that help the reader enter. A scene isn’t static, it contains action that
reveals a dynamic between characters. Be clear what the narrator’s role is in
this scene; something has to happen that’s internal. For more on writing scenes, read Debra’s blog post on the topic.
#3—Past versus present tense. Memoir’s
natural tense is simple past, as past tense allows for the reflective narrator. Memoir is not about what you remember but why
you remember it in that way; why you are attached to this particular version of
this slice of history. The “I” of memoir is of two strands: the character “I”
in the action, and the narrator “I” who has lived past the event and is looking
back on it with more insight and wisdom. Here it’s important to write about the
dynamic rather than circumstance. Write into
self-implication: the narrator played a role in what happened.
A good example of a memoir that
delivers on all three points is This Boy’s
Life by Tobias Wolff. For more insight into the memoir, read what Sven
Birkets (The Art of Time in Memoir), Phillip Lopate, Vivian Gornick (The Situation and the Story), and Patricia
Hampl have to say on the subject.
Applications for the one-month Fall 2013 Island Institute collaborative residency in Sitka must be received by May 20. This year, they are inviting two participants who wish to collaborate on a project, or two participants who each have individual projects and who anticipate synergistic benefit from each other’s presence. At least one of the applicants must be a writer with an interest in the Island Institute’s scope of work. The second applicant may also be a writer, or he or she may work in another field (e.g. arts, science, history, philosophy). More information here. The deadline for the Winter 2014 residency is September 1, and for the Spring 2013 residency it’s December 1.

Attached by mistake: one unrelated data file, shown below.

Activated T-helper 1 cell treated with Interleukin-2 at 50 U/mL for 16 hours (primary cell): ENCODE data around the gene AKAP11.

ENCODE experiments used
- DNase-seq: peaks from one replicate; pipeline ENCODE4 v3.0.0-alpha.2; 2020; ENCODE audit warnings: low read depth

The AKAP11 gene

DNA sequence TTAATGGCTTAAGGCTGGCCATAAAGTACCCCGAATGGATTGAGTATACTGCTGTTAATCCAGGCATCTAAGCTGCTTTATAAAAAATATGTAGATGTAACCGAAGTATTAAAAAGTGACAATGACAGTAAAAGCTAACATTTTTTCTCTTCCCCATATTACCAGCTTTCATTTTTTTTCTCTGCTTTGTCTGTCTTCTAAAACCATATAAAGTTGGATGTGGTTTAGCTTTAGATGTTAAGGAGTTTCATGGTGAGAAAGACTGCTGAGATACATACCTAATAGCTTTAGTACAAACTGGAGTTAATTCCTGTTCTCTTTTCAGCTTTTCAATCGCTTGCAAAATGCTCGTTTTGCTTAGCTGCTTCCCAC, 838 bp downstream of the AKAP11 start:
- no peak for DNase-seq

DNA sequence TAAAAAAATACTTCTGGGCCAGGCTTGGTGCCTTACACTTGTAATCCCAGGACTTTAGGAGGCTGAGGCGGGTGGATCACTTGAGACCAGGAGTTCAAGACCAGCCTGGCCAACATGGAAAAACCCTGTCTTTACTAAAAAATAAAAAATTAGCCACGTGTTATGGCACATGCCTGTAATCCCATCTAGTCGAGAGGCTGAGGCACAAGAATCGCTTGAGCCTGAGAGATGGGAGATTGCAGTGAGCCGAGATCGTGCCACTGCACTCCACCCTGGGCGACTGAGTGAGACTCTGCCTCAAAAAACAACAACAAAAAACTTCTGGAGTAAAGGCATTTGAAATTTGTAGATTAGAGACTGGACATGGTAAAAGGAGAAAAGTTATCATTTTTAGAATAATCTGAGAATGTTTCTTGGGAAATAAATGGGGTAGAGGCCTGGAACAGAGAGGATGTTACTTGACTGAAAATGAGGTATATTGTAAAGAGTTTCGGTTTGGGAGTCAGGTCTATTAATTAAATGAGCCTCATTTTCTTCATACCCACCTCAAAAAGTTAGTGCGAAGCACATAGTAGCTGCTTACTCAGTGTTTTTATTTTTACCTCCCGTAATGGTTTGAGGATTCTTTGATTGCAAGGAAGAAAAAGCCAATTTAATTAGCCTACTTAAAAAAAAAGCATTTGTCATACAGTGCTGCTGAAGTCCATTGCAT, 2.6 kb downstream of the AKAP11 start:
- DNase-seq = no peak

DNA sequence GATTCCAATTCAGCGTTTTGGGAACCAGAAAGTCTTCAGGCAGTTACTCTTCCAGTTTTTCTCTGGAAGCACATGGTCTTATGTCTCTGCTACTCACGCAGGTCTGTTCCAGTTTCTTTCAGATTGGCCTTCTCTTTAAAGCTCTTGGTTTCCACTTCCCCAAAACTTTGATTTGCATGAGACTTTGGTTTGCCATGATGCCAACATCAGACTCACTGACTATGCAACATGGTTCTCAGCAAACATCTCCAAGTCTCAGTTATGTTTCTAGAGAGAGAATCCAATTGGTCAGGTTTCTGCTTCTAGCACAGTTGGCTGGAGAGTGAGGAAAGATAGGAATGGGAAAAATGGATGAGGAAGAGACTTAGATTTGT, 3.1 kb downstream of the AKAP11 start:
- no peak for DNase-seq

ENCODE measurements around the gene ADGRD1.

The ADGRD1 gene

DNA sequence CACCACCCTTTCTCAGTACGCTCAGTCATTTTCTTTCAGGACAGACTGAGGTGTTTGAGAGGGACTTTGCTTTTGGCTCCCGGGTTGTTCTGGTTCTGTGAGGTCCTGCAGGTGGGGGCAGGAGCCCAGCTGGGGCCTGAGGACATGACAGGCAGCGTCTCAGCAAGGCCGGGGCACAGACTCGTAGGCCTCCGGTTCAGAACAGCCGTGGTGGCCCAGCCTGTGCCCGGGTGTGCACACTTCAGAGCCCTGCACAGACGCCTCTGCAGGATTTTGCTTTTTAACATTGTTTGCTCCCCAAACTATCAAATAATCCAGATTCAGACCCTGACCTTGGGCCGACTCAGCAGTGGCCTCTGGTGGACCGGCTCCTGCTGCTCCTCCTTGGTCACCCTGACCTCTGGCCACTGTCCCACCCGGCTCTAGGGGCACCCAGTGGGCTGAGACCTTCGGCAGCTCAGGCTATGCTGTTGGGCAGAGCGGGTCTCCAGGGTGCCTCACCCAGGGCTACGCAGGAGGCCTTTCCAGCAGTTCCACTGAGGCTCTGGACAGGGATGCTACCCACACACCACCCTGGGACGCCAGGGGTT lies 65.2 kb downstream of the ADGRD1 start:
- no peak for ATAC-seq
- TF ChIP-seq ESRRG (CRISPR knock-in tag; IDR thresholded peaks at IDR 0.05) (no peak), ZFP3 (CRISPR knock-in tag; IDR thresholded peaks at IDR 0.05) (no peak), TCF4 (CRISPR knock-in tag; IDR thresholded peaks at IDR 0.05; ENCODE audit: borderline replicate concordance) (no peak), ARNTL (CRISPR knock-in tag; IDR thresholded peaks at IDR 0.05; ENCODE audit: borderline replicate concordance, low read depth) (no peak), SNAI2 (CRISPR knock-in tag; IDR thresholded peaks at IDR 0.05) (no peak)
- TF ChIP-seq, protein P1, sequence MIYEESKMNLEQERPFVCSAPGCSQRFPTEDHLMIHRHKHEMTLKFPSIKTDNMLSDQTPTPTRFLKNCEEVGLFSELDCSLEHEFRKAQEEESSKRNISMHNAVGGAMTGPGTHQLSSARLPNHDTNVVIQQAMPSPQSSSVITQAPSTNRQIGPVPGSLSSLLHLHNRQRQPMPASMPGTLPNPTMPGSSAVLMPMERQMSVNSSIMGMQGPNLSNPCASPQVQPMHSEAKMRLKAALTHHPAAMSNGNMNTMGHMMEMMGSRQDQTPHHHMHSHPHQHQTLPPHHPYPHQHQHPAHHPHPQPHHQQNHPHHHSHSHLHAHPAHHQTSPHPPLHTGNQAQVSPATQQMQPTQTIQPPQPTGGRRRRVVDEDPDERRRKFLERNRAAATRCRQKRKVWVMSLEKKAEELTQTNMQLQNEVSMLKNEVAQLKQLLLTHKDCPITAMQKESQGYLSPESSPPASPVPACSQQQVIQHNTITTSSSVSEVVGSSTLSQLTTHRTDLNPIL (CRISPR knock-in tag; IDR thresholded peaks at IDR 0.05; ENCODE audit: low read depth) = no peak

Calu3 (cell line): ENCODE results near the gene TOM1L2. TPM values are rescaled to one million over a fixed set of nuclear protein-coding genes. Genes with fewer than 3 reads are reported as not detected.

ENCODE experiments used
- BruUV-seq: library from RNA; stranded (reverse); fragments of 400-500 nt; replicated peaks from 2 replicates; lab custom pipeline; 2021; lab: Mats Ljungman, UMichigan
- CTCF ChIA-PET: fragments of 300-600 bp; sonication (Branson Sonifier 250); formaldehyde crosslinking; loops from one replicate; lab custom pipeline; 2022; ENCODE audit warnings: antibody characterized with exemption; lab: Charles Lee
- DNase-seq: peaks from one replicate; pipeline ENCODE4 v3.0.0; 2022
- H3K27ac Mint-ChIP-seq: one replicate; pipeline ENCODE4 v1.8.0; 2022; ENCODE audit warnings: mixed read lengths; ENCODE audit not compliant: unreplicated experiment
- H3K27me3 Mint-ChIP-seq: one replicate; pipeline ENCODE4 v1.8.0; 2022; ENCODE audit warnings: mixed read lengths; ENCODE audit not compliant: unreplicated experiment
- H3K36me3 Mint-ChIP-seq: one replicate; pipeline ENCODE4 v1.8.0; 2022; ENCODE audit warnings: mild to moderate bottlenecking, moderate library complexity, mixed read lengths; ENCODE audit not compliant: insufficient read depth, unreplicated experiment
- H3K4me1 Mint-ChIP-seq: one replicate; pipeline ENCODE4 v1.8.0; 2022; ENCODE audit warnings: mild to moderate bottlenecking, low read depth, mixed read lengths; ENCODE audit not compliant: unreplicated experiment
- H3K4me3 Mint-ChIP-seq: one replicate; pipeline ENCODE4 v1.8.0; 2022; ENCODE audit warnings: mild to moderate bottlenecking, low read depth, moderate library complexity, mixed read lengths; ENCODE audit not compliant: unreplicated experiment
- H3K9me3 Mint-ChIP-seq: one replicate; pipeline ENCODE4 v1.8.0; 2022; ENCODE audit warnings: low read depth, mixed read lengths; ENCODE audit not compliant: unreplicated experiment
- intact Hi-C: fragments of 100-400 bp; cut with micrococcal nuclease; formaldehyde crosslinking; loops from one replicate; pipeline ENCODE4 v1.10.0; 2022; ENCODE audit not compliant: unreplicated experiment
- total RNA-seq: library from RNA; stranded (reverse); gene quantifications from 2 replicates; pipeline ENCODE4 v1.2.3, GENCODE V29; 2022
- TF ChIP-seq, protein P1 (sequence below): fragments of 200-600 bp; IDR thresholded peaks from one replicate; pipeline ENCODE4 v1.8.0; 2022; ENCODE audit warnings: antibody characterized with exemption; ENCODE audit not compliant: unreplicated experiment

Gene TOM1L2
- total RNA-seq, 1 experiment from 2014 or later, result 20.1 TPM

for passing along, Arne! “I am a Tablet user. Often I use the Flipboard app. You
may not know that with ease you can publish your own magazine on Flipboard to
promote your work. Here’s a link to Flipboard on the PC: http://editor.flipboard.com/. Magazine
creation is a breeze, even for me!”
Despite the weather, we’re moving into summer, which means conference season. The Last Frontier Theatre Conference is coming up Saturday May 18–that’s this weekend! Check their website for full details. And for once this conference doesn’t conflict with the Kachemak Bay Writers’ Conference in Homer (June 14-18). Registration is still open, and a lot of us are very excited to have Naomi Shihab Nye as keynote speaker–a beloved presence in the writing world, known mostly for her essays and poetry but also a fiction writer! Before that, the North Words Symposium will happen in Skagway May 29-June 1 with another exciting keynote speaker, renowned environmental writer Kathleen Dean Moore.
Tomorrow, Saturday May 18, 6-8pm, drawing near the end of her book tour, Christine Byl will be reading and signing copies of Dirt Work at Gullivers Books in Fairbanks.
A reminder: Alaska Writers Guild’s May program features editor Rebecca Goodrich in a presentation on how first lines can make or break a work. Tuesday, May 21, 7-8.30pm, Jitters Coffee House, Eagle River. Afterward, AWG members are invited to submit the first 250 words of a manuscript for critique.